By Kale Williams
The Kilauea volcano on Hawaii's big island erupted Thursday, sending a plume of ash 30,000 feet into the sky after fissures had spewed molten rock into residential neighborhoods for the previous two weeks, destroying dozens of structures and forcing thousands to evacuate.
In the Pacific Northwest, nearly 38 years to the day since the eruption of Mount St. Helens, volcano experts said lessons from that deadly volcanic discharge are informing the reaction to the events in Hawaii.
Seth Moran, a seismologist and head scientist at the Cascades Volcano Observatory, said the Mount St. Helens eruption on May 18, 1980 showed how quickly a seemingly nascent volcano can lead to catastrophe. The Kilauea eruption hasn't reached catastrophic levels yet, but the pace with which it has developed shows the need for readiness.
"Three weeks ago, everything was normal. Two weeks ago we began to see lava coming out of the ground," Moran said. "These crises can evolve very quickly."
The last major eruption of Kilauea was in 1983, though the current activity is technically a part of the same event as the volcano has been consistently spewing lava ever since.
In the aftermath of the St. Helens eruption, Moran said volcano observers learned that one observatory cannot handle the amount of work that comes with an active volcano.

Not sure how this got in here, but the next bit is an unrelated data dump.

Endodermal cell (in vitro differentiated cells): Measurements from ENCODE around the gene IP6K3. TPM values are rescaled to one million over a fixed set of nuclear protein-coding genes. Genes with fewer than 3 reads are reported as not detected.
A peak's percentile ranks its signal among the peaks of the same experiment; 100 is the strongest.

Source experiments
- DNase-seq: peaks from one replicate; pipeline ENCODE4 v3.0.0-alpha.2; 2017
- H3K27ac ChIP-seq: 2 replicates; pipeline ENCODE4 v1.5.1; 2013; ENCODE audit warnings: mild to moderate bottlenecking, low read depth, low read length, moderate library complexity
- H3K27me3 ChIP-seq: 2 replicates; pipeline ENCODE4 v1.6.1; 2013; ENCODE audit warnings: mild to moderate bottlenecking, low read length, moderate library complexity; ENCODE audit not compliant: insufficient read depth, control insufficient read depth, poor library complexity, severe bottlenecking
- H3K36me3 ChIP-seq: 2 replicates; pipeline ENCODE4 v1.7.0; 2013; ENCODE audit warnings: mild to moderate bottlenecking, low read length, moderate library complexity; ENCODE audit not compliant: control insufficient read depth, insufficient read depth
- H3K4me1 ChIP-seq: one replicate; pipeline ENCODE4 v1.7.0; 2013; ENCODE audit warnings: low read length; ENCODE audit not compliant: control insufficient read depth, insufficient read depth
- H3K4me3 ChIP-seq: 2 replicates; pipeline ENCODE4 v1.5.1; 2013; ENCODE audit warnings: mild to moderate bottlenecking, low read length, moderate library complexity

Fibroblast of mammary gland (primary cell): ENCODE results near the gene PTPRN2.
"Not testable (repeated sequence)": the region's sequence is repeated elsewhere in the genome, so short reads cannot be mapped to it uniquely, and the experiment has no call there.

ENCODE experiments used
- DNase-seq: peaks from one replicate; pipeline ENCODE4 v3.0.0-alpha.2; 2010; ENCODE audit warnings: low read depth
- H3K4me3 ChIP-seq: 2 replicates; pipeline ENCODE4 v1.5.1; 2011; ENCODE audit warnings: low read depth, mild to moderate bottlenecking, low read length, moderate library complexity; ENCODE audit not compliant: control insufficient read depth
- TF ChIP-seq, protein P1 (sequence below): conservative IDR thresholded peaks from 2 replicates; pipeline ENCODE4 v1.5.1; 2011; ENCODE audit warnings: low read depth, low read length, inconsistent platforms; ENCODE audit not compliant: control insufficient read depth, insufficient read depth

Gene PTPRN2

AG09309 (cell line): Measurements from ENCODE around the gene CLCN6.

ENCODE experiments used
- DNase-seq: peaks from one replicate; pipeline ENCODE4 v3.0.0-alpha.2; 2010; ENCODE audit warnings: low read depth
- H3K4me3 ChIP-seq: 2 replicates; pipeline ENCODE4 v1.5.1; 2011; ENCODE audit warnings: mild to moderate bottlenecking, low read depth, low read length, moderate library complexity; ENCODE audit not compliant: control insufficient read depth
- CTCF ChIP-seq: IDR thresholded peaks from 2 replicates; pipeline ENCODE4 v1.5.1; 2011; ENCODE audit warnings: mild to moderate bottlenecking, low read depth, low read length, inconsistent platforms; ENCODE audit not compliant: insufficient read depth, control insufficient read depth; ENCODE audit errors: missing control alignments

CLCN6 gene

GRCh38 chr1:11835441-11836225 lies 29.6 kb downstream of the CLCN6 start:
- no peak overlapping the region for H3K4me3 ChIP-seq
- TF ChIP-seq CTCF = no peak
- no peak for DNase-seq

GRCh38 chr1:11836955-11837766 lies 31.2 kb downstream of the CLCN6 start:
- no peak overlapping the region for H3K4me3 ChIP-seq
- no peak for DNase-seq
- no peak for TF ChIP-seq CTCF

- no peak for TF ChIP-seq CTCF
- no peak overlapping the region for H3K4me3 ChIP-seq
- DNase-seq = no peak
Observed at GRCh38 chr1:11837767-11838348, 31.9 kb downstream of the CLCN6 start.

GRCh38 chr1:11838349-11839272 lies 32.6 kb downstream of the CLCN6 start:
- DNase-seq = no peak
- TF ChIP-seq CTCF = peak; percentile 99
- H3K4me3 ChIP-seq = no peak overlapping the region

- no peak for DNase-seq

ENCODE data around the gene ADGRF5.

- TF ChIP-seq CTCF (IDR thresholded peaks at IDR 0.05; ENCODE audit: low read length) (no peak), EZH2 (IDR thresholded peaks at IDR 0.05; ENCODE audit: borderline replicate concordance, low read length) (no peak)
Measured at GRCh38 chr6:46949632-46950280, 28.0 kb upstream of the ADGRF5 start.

In Hawaii, crews of geologists are out on the ground 24 hours a day monitoring fissures.
"That's exhausting," Moran said.
On top of that, experts are inundated with information requests from news outlets and need to do their own social media outreach.
The main questions everyone wants answers to are: when the volcano will erupt, how big it will be and how long it will last, Moran said.
But answers can be elusive as they relate to the amount of magma beneath the volcano. The best experts can do is come up with educated guesses judging from the "signs and symptoms" that show on the surface, such as fissures and earthquakes.
Since the 1980 eruption, volcano observatories have taken a more collaborative approach. When Mount St. Helens erupted in 2004, the Cascades Observatory got help from geologists and seismologists in Alaska and Hawaii.
Mount St. Helens is one of 13 volcanic peaks in the Pacific Northwest, stretching 800 miles from Lassen Peak in northern California to Mount Baker in northern Washington. All of those volcanoes are part of the so-called "Ring of Fire," a term used to describe volcanoes that sit atop tectonic plates. That system is completely unconnected to the Hawaiian volcanoes.
"All our mountains are considered active and, geologically speaking, things seem to happen in the Northwest about every 100 years," John Ufford, preparedness manager for the Washington Emergency Management Division, told the Associated Press. "It's an inexact timeline."
In terms of readiness, Moran described his observatory as "OK."
"The volcanoes that need monitoring, we keep an eye on as resources allow," he said. "There are a couple volcanoes in Washington that have limited monitoring where it wouldn't be great if they woke up right now."
The Federal Aviation Administration hadn't issued any advisories for Hawaii as of noon local time and a spokeswoman for the Portland International Airport said two flights bound for Hawaii left Thursday morning on schedule.
As is always the case with air travel, it's best to check with your individual carrier before you head to the airport.
(c)2018 The Oregonian (Portland, Ore.)